Can you remember the worst pain you ever had?
For me, it was when I broke both arms. I was six years old, and showing off for two girls in our neighborhood playground. Swinging on the swing, higher and higher, I announced that I was going to jump, and did. I fell for what seemed forever, landing face down.
"That was cool!" said one girl; "Do it again," said the other.
"Go get your Mom," I said, "Can't you see I am hurt?"
At the hospital they set my left arm and sent me home.
But a wave of sickening agony sent me back to the doctor again, to have the right arm put in a cast as well. Afterward, I remember lying on our couch in the living room, trying to listen to the radio, but the pain was too great for the words to penetrate.
That was my worst pain -- did you remember yours?
Now, imagine that pain is with you again, and it is not going away.
What does that have to do with Jerry McNerney, Ricky Gill, and California's 9th district seat in the House of Representatives? Hold that thought.
Chronic pain may last "only" 30-60 days -- or it could be with you until you die.
How big is the problem?
According to TIME magazine:
Serious, chronic pain affects at least 116 million Americans each year, many of whom are inadequately treated by the health-care system, according to a new report by the Institute of Medicine (IOM). The report offers a blueprint for addressing what it calls a "public health crisis" of pain.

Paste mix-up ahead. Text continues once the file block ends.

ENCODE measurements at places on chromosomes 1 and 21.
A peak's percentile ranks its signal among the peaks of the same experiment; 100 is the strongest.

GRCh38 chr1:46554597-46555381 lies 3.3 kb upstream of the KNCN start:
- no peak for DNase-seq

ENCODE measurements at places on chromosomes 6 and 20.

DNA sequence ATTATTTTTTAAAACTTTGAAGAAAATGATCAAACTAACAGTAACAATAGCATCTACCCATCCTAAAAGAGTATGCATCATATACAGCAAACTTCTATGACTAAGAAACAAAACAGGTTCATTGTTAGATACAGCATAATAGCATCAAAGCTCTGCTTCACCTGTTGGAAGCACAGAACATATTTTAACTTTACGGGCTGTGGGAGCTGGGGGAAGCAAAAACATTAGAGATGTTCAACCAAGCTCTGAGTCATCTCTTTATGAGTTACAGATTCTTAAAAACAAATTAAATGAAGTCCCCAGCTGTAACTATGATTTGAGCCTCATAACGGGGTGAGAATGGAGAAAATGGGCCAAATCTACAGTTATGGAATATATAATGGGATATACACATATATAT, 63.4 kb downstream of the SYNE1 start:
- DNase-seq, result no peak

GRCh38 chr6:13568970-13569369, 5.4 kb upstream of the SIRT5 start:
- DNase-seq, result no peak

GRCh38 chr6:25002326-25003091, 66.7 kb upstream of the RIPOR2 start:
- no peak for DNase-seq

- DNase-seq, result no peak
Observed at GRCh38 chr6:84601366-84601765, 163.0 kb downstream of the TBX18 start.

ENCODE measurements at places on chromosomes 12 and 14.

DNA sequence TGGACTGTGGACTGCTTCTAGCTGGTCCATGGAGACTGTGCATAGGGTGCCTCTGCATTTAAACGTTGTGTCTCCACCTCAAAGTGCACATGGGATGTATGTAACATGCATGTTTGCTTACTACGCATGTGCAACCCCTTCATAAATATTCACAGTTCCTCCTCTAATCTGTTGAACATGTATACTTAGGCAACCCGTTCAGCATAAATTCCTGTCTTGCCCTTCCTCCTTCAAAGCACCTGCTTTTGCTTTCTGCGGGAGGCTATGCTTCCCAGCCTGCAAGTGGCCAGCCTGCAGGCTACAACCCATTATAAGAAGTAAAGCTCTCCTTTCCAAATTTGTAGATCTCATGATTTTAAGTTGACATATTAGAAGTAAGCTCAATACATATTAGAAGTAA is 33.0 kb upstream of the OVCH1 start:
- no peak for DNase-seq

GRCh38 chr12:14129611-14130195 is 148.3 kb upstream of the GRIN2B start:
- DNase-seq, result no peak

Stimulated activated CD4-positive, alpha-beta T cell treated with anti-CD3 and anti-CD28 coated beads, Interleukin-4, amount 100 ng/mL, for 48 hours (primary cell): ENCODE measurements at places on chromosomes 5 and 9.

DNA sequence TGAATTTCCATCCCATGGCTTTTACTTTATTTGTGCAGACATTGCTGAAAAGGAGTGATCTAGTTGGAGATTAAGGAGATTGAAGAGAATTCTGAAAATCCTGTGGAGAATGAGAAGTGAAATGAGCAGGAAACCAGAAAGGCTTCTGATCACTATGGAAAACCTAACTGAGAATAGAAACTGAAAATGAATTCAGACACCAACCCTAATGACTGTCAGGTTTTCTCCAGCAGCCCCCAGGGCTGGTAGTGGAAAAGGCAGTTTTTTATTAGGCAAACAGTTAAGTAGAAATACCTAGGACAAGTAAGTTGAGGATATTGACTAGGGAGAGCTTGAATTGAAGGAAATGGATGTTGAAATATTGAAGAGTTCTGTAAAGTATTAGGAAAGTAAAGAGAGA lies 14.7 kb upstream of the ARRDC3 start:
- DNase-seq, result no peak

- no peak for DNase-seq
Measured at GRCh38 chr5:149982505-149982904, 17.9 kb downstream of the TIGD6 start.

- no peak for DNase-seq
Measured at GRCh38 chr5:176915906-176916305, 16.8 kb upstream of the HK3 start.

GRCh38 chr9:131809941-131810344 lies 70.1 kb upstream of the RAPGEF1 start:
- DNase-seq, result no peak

The reasons for long-lasting pain are many, from cancer and multiple sclerosis to back pain and arthritis, and the chronic suffering costs the country $560 to $635 billion each year in medical bills, lost productivity and missed work.
Drugs only mask the pain, and bring the risk of chemical dependency. Increased use over time can bring the need for more and more drugs, until finally the choice is between incapacitating pain and a drug-induced stupor.
Some pain, like that of a spinal cord injury, can be so severe it has been described as "like having your skin sandpapered off and gasoline poured on." Others describe a sensitivity so heightened that just breathing on the skin can bring a scream.
Pain with limits is useful. If you touch hot metal, pain warns you to back off, preventing damage. But we don't want pain without limits, so a tap on the wrist could bring agony.
Accordingly, the body has natural nerve brakes it can put on pain, inhibiting the severity of sensation. If those natural inhibitors are missing or damaged in the nerves, the pain can be excruciating, and long-lasting -- neuropathic pain.
What if there was a way to ease that pain?
Democrat Jerry McNerney enthusiastically supports embryonic stem cell research; Republican Ricky Gill apparently does not. His website is silent on that issue. (If Mr. Gill wishes to contact me, and say that he does indeed support embryonic stem cell research, I will be glad to print that.)
But I do not think he will be calling anytime soon. Ricky Gill has accepted the endorsement of the National Right to Life Committee, a long-term enemy of the research.
Additionally, his party's presidential platform calls for a ban on embryonic stem cell research, and "Young Gun" Gill has made no attempt to distance himself from that anti-science position.